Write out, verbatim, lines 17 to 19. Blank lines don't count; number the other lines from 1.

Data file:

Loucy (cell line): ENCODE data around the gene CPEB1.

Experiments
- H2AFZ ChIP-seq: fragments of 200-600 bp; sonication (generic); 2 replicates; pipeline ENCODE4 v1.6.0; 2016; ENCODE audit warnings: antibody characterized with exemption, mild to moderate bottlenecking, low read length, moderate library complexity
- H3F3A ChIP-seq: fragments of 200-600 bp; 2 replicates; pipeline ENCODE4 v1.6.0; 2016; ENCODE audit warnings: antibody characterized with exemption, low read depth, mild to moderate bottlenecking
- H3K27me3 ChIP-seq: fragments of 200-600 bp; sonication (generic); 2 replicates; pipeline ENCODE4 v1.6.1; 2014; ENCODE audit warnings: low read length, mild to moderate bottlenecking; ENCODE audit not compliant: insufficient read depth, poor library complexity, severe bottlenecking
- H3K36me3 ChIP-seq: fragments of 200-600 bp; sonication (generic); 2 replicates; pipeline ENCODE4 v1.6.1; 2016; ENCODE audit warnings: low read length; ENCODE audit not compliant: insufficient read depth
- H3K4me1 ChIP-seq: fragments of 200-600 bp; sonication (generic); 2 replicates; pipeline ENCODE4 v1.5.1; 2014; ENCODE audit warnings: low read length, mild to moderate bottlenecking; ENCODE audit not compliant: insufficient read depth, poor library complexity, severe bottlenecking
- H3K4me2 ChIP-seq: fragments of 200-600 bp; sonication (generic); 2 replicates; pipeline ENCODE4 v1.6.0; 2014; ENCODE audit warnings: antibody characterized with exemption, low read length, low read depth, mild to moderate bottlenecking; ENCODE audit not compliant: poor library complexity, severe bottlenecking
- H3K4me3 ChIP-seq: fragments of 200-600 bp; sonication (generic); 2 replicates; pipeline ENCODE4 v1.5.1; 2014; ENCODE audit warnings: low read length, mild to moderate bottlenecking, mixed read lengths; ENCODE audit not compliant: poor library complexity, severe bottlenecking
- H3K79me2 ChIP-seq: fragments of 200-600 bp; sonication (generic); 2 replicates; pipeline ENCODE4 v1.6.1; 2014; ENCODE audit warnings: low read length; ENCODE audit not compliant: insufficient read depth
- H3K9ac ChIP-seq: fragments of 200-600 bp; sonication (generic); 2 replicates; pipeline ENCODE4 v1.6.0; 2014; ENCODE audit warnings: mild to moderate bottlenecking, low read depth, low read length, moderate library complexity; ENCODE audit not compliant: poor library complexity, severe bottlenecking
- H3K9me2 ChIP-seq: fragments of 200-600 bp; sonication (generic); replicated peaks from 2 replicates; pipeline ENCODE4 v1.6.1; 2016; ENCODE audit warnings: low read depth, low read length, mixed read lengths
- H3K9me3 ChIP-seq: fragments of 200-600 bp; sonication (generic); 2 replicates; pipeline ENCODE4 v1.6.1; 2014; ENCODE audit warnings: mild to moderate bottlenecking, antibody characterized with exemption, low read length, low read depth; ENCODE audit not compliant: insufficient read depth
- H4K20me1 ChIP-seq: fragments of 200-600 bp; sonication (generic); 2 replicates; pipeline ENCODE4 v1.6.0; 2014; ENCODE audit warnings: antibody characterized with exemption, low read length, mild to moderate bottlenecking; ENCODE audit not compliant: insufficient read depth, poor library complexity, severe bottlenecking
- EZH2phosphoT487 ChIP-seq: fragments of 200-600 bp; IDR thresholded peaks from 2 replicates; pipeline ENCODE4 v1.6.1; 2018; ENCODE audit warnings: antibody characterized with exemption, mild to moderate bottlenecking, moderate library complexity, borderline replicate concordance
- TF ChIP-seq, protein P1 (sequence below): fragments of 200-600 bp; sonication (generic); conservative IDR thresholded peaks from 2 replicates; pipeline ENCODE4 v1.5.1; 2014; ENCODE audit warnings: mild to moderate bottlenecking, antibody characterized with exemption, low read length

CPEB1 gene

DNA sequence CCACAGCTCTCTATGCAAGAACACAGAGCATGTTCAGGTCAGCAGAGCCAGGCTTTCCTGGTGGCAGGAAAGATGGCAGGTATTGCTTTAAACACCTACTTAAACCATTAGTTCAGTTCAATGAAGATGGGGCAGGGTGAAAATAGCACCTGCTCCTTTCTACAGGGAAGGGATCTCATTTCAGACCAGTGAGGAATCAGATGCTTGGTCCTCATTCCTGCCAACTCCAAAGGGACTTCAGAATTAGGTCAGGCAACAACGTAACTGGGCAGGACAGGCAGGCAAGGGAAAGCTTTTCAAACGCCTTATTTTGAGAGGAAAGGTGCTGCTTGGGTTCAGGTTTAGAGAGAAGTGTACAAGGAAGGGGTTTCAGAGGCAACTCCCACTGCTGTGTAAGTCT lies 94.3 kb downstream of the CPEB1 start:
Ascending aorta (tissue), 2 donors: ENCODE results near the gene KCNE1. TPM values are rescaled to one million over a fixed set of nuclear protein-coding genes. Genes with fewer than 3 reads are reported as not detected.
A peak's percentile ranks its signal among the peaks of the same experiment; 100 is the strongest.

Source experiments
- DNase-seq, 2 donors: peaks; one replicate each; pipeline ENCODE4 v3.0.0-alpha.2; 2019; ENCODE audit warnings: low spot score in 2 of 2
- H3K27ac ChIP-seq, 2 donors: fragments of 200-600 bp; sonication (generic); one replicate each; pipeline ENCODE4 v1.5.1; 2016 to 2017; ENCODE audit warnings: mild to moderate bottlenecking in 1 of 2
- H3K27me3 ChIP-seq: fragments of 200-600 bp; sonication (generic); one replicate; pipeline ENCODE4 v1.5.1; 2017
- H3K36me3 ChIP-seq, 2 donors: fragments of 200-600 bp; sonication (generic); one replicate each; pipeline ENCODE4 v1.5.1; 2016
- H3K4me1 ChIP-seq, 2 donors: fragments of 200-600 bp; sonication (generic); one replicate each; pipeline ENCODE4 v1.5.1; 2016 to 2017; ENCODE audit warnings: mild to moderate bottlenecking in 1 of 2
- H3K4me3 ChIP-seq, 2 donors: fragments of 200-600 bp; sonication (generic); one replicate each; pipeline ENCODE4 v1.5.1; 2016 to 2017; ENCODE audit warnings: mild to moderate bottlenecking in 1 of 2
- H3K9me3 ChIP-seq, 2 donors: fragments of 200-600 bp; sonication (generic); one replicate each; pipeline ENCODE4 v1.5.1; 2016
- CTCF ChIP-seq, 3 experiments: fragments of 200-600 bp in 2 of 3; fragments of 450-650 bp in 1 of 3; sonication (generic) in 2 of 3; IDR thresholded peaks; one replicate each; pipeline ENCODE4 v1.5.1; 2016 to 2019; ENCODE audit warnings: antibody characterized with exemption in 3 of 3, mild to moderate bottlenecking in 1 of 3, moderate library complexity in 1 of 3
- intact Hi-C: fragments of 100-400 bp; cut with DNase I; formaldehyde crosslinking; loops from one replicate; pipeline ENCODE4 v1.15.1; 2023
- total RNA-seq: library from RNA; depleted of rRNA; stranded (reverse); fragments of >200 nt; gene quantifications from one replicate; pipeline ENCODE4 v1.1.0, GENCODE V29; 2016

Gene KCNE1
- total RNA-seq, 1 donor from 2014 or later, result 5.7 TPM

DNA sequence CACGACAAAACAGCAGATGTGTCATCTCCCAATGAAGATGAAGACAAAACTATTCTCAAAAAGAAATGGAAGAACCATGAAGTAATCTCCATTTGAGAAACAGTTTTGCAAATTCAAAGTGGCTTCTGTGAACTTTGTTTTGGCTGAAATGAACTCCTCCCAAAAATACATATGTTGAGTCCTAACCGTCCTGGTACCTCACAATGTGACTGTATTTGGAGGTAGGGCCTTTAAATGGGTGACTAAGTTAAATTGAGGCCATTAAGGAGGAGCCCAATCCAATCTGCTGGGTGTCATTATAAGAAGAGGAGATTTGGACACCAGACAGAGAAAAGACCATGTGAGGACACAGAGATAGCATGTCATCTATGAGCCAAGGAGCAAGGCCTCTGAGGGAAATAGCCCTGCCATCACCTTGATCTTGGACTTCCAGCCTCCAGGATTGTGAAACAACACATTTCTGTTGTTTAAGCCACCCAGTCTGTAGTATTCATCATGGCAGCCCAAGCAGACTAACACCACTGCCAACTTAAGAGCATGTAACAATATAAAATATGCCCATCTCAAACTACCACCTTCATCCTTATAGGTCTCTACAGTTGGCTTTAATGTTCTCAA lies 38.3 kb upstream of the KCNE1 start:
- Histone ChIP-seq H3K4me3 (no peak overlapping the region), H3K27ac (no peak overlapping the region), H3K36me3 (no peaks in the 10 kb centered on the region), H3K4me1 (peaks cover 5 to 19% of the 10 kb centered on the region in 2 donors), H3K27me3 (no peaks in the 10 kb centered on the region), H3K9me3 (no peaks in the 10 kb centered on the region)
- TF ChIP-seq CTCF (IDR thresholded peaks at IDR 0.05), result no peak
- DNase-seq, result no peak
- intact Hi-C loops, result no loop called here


CPEB1 gene

DNA sequence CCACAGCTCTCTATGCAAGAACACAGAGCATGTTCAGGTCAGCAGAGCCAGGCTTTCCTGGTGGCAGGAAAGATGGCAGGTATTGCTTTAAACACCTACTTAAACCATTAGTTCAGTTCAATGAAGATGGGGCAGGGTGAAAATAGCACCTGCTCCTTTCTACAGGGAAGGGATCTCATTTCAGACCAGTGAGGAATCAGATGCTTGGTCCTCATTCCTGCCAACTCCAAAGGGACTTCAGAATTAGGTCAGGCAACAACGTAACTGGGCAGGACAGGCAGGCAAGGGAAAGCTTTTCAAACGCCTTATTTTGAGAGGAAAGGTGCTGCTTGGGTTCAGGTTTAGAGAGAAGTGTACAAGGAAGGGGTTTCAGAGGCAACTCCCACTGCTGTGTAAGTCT lies 94.3 kb downstream of the CPEB1 start:
Ascending aorta (tissue), 2 donors: ENCODE results near the gene KCNE1. TPM values are rescaled to one million over a fixed set of nuclear protein-coding genes. Genes with fewer than 3 reads are reported as not detected.